• Repeat for the /bill Slash Command. Just replace the Request URL endpoint to /billUser (that's our second route handler in the app.js file).

create slash command

4. Let’s test it out!

So, we've implemented 2 Slash Commands - /unbilled, which will return all of our unbilled users, and /bill which will try to bill all unbilled users.

Let us try it out and see what happens!

First of all, we can see that we have a few unbilled users in the picture below:


Let's head to our Slack Workspace and try out our newly implemented Slash Commands.


We can even check our Logs section in Dashboard -> your app -> Core -> Logs to see if the process went well internally. In our case, everything was fine, as we can see in the picture below:


We've also implemented logic to handle scenarios should there be no unbilled users. If you execute any of the above Slash Commands in this case, you'll get the following response:


That's about it. As I said before, pretty simple, right?

Other use cases and scenarios

By now you've learned how to handle WebHooks. Let's look at some use cases.

Approving Comments/Uploads

Let's say that you have an application in which your users can comment and upload pictures. You would probably want to regulate which comments and pictures are uploaded in some way.

One neat example is an integration with Slack and your SashiDo application with WebHooks. It would work in a way that when a person uploads or makes a comment, a WebHook will be fired to Slack, notifying you and your team and letting you choose whether the comment or picture is appropriate or not. After you've made your choice, another WebHook will be fired, this time to your SashiDo App. After handling it with your custom logic, the picture/comment will be posted or not, and you can send a message to the person if the content is not appropriate.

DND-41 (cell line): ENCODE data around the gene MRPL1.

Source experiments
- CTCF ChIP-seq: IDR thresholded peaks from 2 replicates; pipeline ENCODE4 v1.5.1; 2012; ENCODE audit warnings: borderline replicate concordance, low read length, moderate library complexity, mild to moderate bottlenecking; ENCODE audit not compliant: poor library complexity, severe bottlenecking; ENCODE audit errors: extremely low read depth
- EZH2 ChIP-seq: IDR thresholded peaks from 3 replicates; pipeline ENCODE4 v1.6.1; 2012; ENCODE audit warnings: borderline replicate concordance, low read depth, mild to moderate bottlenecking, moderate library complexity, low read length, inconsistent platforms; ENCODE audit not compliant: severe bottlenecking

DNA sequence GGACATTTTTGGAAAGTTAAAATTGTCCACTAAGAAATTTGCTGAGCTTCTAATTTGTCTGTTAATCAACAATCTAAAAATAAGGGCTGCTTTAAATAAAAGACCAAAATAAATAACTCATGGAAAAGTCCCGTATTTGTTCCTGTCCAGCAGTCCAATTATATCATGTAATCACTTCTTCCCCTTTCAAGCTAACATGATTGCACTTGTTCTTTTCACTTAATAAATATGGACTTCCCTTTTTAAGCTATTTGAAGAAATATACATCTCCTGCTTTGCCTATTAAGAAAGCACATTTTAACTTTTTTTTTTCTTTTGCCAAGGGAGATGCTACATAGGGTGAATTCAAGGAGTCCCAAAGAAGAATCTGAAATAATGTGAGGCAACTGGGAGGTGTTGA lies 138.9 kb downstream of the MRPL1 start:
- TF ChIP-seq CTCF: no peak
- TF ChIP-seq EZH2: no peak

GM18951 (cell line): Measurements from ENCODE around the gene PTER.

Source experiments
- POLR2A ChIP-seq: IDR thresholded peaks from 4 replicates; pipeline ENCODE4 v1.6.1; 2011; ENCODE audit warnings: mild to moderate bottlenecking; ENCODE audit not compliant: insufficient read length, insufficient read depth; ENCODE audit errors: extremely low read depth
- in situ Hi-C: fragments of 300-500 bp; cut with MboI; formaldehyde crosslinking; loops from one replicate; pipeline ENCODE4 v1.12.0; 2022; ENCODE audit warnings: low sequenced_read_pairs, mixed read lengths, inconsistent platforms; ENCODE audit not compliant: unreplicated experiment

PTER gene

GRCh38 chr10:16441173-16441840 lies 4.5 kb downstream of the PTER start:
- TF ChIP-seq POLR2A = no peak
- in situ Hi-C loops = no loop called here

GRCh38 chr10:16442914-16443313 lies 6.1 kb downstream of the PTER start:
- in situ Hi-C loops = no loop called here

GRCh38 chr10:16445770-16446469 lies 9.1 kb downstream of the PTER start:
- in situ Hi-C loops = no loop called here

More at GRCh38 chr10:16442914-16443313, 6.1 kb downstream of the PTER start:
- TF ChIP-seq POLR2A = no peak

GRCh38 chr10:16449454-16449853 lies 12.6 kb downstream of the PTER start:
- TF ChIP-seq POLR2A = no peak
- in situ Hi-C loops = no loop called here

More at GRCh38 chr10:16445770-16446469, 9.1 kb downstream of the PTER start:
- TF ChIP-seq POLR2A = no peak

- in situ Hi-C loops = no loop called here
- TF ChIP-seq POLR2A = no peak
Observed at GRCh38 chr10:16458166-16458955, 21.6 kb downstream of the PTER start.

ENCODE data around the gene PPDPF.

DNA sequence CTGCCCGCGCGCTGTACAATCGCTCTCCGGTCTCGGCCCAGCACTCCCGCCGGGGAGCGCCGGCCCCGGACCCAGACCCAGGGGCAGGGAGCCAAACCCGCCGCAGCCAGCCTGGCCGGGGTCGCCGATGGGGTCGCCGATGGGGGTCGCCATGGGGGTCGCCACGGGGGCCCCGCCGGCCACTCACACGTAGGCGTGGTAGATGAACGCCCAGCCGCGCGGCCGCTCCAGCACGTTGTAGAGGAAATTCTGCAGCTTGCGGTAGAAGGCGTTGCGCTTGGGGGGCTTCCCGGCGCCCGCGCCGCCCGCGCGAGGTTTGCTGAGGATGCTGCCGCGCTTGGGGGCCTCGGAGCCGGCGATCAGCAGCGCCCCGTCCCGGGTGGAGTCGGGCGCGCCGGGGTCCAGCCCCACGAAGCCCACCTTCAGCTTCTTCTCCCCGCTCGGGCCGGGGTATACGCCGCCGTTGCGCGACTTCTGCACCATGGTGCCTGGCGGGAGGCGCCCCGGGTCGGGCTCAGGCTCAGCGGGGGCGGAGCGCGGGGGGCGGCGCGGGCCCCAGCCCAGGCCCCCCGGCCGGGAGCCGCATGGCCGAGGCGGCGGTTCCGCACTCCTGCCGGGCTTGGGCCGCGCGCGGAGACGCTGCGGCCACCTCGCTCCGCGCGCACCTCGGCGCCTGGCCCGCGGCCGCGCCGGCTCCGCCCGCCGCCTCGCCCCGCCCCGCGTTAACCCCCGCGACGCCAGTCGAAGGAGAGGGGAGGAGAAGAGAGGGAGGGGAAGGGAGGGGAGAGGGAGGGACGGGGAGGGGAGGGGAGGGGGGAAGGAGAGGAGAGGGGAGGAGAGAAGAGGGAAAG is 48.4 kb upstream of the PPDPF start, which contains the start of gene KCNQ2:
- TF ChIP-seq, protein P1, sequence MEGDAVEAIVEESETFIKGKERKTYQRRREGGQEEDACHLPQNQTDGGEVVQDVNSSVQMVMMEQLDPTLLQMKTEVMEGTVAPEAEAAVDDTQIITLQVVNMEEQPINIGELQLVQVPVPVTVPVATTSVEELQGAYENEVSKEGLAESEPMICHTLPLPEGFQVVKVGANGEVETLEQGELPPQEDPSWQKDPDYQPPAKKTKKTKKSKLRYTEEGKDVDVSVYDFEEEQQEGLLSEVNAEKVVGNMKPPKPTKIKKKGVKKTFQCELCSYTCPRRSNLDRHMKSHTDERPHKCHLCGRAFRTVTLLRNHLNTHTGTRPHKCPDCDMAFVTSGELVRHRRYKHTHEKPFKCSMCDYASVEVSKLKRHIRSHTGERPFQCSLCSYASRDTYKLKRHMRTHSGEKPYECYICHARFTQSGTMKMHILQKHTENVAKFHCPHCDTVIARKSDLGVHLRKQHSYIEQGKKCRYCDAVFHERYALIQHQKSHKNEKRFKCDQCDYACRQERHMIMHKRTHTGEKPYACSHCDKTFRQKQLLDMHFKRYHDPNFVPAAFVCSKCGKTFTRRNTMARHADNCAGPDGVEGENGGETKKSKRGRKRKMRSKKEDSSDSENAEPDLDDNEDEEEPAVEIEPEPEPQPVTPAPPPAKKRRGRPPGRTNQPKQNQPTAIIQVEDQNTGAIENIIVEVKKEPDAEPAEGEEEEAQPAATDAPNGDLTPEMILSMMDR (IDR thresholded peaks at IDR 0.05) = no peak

If you want to read more about Slack's WebHooks, Interactive messages & Buttons check out the following links:

Billing service

Say you want to have a paid plan for your SashiDo application. You can imagine how hard it would be to write your own custom billing service and so on. That can be easily avoided by integrating a 3rd Party Billing Service like Chargebee for example, with your SashiDo app using WebHooks.

If you're interested and want to learn more about it, check out Chargebee's Events & WebHooks


Have you ever want to get feedback from your users, handle problems and issues that they might have, but don't want to write such features from scratch? With WebHooks you can do just that. For example, you can use 3rd Party Chat/Ticketing Services like Intercom or Teamwork and integrate them with your SashiDo apps using WebHooks.

If you're interested in such integration, you can check out both Teamwork and Intercom's Documentation about WebHooks.

SMS & Calling

Depending on what your application's about, you can choose to have SMS & Calling through it. That, by itself, would be a very laborious task if you choose to code it yourself. With WebHooks, you can use a service like Twillio to send text messages and make calls from your application.

If you're interested in SMS & Calls integration for your application, you can check our blog post GitHub integration of Advanced Cloud Code part 1 or Twillio's Documentation


Whoa! That was a lot to take in. The great part is that you can use this information to your advantage and integrate your SashiDo apps with some other cool services!

Happy coding!

Alexander V. Ruptsov

Customer Success Superstar @ SashiDo.